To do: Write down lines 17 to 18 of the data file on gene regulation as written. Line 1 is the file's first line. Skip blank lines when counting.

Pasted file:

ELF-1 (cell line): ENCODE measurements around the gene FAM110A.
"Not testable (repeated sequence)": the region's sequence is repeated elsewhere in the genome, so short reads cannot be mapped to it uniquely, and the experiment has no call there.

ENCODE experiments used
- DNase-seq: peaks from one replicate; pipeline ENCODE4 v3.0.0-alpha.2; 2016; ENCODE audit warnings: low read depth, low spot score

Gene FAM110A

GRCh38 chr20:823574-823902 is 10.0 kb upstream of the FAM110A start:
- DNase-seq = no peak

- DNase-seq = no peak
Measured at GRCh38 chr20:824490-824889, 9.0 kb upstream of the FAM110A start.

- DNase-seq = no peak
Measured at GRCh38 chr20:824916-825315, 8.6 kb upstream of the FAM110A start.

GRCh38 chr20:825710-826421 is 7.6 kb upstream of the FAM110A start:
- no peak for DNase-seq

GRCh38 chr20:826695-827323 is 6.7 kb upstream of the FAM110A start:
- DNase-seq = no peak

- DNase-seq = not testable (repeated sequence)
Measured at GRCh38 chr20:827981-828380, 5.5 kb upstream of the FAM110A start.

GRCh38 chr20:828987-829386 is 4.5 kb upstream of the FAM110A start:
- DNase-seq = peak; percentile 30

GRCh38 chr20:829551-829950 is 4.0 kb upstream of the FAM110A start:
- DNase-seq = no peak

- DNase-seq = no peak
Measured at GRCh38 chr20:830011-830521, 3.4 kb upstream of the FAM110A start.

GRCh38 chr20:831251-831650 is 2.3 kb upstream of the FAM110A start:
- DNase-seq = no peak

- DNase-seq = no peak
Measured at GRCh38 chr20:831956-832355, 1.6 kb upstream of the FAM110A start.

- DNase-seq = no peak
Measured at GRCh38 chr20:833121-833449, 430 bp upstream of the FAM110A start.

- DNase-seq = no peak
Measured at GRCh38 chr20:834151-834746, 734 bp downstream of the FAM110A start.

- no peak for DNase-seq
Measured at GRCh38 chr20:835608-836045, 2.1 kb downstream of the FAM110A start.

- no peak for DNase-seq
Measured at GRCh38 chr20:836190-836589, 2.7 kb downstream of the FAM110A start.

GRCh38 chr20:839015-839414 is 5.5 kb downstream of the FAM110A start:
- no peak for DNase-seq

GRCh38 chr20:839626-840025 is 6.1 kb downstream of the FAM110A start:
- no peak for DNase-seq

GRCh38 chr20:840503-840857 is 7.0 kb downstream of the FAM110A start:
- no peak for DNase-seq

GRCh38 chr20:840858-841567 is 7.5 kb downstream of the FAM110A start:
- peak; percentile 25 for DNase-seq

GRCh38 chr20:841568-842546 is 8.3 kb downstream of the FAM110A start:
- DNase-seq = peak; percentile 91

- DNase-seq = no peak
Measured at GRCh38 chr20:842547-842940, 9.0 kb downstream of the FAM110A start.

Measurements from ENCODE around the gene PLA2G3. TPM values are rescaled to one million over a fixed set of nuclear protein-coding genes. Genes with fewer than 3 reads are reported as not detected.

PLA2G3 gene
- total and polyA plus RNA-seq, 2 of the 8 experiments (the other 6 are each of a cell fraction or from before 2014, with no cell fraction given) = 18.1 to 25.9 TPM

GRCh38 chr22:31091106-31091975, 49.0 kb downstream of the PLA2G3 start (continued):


Measured at GRCh38 chr20:827981-828380, 5.5 kb upstream of the FAM110A start.

GRCh38 chr20:828987-829386 is 4.5 kb upstream of the FAM110A start: